Almost every single one of these experiences is set up in a way that is meant to be relatively convenient, yet every single one also had a road-block of some kind that kept it from living up to this idea. Let's begin with the pharmacy; I stop to pick up my prescription, which I had recently switched to this pharmacy, as it is very close to my apartment, and family owned. Seemed like a nice little place, and a good opportunity to support local business. Short story kept short, when I politely questioned why only one month had been filled and not the three I am used to, I was made to feel stupid for not knowing why and for inquiring about it. The tone of voice in which I was addressed made it feel like the answers to my questions were obvious. Not very nice treatment for when you feel like you are doing a small business a favor by switching from big (and in that way, often much more convenient on many levels) to a small. I guess this situation is a good example of the fact that small business is not always better than big, and this is a black and white I should allow to grey a bit more here and there.

Onward. The next stop was SuperAmerica. nothing 'out of the ordinary' to report here, so forward it was to the DMV. Yes, the Department of Motor Vehicles. I figure I am being smart by stopping in there around noon on a Thursday. Who could be there? Just a couple people skipping over quick on their lunch break, right? No sir. The place was packed (I would insert 'as usual here,' if I had only had the foresight to just relegate the DMV to its proper place as a constant rat race). While my number did come up rather quickly, the amount of time I had between pulling it and getting called to the counter was barely enough for me to find the proper form without assistance, let alone get it filled out. In the midst of all the hubub and shuffling, my picture ended up 'distracted third-grade kid,' but am I really going to ask for the gal to take it again? Even if you are vain, it is not the common chump who seeks out opportunities to prove it. I guess my ID will just have to feature, until I am 30 and have to renew again, me looking like a cotton candy truck just pulled by.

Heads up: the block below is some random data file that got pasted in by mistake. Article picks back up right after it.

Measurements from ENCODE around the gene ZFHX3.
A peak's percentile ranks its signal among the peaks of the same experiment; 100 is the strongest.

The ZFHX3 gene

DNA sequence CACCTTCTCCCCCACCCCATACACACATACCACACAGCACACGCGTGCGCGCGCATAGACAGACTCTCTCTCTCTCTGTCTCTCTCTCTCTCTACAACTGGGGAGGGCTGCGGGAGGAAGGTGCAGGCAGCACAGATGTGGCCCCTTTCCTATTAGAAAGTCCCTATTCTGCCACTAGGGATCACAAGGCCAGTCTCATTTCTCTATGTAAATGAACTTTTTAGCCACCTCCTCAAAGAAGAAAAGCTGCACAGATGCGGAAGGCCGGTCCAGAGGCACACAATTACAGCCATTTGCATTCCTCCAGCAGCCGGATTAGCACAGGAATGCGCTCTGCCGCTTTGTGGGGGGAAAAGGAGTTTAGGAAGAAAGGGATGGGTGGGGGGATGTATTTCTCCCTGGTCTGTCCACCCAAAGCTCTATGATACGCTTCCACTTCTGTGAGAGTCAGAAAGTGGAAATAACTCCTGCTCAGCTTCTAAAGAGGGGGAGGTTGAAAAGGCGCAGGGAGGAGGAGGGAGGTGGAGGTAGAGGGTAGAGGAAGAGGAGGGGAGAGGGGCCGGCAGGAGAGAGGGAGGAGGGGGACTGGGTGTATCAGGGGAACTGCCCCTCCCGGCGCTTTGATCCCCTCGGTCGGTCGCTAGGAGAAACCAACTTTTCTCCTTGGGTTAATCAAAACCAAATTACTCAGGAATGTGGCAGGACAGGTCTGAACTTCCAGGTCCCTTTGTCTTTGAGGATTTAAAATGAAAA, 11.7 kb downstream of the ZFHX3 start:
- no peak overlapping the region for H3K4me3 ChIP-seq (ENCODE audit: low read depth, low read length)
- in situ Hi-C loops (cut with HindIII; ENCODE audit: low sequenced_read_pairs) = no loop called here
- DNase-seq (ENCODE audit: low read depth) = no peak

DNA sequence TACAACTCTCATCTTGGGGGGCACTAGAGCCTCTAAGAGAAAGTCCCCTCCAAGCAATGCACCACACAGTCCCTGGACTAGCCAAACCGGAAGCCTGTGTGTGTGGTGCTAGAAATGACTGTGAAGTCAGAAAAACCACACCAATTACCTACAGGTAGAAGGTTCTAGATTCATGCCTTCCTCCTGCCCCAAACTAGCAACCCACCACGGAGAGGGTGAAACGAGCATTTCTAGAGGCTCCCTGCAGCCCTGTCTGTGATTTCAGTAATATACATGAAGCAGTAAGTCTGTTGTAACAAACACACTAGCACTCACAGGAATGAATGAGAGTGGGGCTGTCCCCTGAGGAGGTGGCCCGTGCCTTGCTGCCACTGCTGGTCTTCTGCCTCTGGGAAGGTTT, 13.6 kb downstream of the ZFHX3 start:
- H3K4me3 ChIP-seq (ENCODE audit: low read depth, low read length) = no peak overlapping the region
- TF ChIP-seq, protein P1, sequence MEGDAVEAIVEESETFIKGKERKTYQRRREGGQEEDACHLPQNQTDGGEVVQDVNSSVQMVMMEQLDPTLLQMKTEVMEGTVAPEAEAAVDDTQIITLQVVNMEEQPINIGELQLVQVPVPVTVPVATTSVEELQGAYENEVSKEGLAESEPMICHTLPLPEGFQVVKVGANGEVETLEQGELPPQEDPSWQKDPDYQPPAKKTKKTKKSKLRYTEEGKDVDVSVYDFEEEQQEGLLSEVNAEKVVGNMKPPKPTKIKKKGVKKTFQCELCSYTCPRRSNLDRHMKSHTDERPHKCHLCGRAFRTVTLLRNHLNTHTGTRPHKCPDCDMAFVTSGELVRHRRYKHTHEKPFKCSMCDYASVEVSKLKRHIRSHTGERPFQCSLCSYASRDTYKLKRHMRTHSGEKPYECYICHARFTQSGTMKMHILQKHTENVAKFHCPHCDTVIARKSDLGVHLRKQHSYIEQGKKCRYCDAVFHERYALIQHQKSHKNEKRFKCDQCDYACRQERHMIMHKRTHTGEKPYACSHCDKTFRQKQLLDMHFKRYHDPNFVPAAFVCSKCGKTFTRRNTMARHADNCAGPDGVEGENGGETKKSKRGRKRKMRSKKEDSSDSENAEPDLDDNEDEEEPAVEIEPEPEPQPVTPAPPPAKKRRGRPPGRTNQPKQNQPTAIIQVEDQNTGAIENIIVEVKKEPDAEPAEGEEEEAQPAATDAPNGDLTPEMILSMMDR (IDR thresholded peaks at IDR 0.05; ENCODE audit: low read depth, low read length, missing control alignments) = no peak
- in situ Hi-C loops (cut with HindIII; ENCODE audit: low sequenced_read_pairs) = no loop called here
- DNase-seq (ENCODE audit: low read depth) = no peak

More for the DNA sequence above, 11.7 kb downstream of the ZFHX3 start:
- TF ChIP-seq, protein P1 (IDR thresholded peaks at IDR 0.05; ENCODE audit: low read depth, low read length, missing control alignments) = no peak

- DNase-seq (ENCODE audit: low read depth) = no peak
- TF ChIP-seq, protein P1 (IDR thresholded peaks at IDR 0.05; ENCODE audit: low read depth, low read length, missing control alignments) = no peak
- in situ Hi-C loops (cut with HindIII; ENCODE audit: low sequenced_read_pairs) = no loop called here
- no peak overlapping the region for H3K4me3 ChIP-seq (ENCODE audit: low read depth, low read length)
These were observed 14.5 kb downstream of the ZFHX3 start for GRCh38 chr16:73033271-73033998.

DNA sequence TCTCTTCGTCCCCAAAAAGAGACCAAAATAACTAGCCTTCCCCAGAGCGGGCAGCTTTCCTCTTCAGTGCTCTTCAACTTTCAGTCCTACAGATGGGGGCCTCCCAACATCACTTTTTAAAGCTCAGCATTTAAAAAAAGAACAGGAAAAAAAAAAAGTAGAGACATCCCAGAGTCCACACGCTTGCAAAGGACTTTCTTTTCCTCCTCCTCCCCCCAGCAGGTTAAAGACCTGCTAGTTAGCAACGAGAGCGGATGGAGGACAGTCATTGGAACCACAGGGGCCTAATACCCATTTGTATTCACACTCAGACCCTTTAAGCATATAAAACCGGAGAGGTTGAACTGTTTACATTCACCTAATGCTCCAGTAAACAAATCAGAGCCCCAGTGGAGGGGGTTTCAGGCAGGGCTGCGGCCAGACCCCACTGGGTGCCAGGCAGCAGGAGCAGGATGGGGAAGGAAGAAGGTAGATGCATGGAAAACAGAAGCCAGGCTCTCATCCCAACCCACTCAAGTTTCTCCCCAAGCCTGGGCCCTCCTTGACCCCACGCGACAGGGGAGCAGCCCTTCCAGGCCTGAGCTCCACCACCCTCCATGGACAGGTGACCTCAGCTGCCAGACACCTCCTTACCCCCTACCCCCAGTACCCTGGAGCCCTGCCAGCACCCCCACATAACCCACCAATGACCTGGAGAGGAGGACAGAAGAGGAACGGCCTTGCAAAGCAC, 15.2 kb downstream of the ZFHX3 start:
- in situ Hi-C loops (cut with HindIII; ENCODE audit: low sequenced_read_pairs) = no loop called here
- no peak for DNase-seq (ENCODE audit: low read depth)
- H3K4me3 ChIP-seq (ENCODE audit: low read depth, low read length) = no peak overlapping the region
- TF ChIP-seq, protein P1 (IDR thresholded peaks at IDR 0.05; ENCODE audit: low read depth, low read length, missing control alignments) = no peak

The rest of the day's experiences included a grand total of about an hour and a half on the telephone, skipping between the insurance company, the doctors office and the physical therapy office, all of whom seemed to have someone else to refer me to and different ideas of what information I needed. Who knew that you had to make so many calls to so many parties who want so many different things, all to make a single appointment?